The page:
Shoe is on the Other Foot Meaning
Definition: The situation has reversed; you and I have traded places.
Origin of Shoe is on the Other Foot
This idiom originated in the 1800s. Initially, the exact wording was a little different: the boot is on the other leg. The idea behind this was related to the feeling of discomfort you would have if you put your left shoe on your right foot, and vice versa.
Winston Churchill used this original phrasing in 1908 in My African Journal:
- Here…the boot is on the other leg, and Civilization is ashamed of her arrangements in the presence of a savage.
This idiom shows that changing positions can be uncomfortable, both with shoes and other situations. For example, imagine that you had a powerful position and refused to help someone in a less powerful position. A year later, that person has a more powerful position than you, and you need that person’s help. You would likely feel uncomfortable asking for assistance.
Examples of Shoe is on the Other Foot
This example shows two college students who are discussing a difficult assignment that one of them is struggling with.
Frank: I have no idea how to solve this calculus problem. Could you help me?
Karl: I asked you for help with my Chinese homework just yesterday, and you told me you were too busy.
Frank: I’m sorry about that, but I really was too busy. I’ll help you next time. I promise. Please help me with math.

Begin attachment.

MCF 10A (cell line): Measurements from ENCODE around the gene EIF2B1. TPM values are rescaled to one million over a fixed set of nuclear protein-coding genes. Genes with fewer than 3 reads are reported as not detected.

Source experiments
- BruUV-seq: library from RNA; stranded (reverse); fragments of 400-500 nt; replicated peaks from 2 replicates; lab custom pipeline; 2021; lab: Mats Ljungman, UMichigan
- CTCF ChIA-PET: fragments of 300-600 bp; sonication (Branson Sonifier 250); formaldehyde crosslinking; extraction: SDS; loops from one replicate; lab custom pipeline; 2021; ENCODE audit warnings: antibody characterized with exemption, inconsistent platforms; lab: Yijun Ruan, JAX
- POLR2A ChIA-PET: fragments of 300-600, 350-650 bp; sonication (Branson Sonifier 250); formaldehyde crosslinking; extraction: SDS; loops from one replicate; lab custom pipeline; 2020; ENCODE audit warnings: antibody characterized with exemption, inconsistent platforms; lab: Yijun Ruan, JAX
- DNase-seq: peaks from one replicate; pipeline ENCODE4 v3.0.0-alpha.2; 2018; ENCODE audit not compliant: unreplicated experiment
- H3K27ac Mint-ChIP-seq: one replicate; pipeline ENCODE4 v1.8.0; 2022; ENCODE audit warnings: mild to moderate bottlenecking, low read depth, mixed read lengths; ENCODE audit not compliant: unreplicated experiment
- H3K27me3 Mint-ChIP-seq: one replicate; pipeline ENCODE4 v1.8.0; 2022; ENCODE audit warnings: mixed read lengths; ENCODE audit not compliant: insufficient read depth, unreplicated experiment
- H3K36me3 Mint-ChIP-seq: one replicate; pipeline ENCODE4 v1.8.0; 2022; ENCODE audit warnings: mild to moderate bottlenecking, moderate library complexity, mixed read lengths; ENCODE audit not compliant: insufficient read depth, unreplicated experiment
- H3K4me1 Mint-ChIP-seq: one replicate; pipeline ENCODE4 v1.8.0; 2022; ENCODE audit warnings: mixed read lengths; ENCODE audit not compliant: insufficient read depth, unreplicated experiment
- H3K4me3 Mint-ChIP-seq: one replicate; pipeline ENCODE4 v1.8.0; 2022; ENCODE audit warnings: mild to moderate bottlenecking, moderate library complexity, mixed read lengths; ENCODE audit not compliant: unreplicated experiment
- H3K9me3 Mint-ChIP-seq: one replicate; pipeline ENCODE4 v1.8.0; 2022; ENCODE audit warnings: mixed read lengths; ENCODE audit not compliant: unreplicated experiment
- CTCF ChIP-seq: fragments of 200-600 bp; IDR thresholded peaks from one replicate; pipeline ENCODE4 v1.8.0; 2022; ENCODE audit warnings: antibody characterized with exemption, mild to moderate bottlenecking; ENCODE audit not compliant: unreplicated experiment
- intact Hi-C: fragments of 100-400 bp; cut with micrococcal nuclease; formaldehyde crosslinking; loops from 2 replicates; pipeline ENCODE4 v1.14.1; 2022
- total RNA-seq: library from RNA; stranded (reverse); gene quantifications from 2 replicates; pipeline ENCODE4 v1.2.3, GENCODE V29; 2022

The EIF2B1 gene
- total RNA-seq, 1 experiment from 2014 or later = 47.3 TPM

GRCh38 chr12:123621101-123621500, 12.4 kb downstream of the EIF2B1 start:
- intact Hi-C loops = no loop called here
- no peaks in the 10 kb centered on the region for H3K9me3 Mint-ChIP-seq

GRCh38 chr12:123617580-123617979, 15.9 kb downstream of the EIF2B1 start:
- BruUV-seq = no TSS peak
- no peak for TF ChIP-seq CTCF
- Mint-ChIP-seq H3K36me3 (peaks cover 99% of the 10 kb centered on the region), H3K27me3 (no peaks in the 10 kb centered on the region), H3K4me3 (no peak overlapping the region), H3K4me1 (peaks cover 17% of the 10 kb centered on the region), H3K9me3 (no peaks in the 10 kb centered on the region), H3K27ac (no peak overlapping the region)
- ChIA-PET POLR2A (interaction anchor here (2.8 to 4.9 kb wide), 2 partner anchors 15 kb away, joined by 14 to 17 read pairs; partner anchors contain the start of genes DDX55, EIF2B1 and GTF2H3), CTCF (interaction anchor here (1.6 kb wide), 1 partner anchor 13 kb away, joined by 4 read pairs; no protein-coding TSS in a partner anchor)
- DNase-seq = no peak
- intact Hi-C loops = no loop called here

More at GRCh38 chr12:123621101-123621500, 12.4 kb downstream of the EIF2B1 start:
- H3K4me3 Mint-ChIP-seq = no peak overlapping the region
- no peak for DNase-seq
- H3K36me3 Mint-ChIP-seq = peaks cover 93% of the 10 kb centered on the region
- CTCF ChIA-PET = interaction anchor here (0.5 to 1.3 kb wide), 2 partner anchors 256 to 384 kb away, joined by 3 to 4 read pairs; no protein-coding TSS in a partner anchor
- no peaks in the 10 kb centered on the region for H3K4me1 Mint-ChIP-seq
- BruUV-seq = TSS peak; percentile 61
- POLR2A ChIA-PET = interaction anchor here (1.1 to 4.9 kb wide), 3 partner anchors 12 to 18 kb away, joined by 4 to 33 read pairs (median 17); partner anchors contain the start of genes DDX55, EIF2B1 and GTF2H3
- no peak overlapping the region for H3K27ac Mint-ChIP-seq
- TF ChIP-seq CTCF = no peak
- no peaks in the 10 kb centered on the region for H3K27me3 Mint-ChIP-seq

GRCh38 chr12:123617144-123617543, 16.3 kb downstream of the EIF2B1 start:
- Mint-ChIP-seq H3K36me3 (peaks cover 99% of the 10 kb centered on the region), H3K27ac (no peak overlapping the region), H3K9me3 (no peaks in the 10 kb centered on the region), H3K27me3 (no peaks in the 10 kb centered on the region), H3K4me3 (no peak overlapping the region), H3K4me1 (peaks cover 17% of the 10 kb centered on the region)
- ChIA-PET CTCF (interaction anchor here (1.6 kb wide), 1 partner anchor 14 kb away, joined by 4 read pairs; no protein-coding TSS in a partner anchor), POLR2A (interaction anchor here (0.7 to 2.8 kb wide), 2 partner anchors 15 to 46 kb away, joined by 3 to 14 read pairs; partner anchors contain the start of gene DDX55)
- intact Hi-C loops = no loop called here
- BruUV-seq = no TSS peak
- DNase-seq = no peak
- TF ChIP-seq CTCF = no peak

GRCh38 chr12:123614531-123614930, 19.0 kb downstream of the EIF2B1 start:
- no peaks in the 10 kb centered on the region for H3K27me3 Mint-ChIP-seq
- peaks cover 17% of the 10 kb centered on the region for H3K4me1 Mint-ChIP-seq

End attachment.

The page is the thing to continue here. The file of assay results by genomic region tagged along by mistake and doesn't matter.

Karl: Now the shoe is on the other foot. If you wanted help from me, you should have helped me when I needed it.
In this example, two friends are discussing the advice that one of them should give her mother.
Lily: My mom is having trouble dealing with a friend of hers who is kind of a bully.
Grace: It’s strange to give advice to our parents, isn’t it? They gave us advice for so many years. I feel weird now that the shoe is on the other foot.
Lily: Yeah, I agree. I’m not sure what to tell her.
This excerpt is from an article about how the general manager for a professional baseball team learned to deal with the media.
- David Lunhow continued: “I am the one that feels I have learned more by witnessing Jeff’s experiences with the press and seeing what it’s like with the shoe on the other foot, so to speak. I think journalists sometimes treated him unfairly, or made things too black and white in search of an angle. –New York Post
This excerpt is from an article about how to improve student performance at public schools.
- Providing less directives and more funded teaching personnel at our schools would be a blessing. Maybe putting the shoe on the other foot and letting parents and teachers rate the performance of the NC Department of Public Instruction would also be enlightening. Who knows what ideas might flow from thinking outside our education box. –Asheville Citizen Times
The phrase the shoe is on the other foot is another way to say the roles have changed so I am in the position you once were, and vice versa.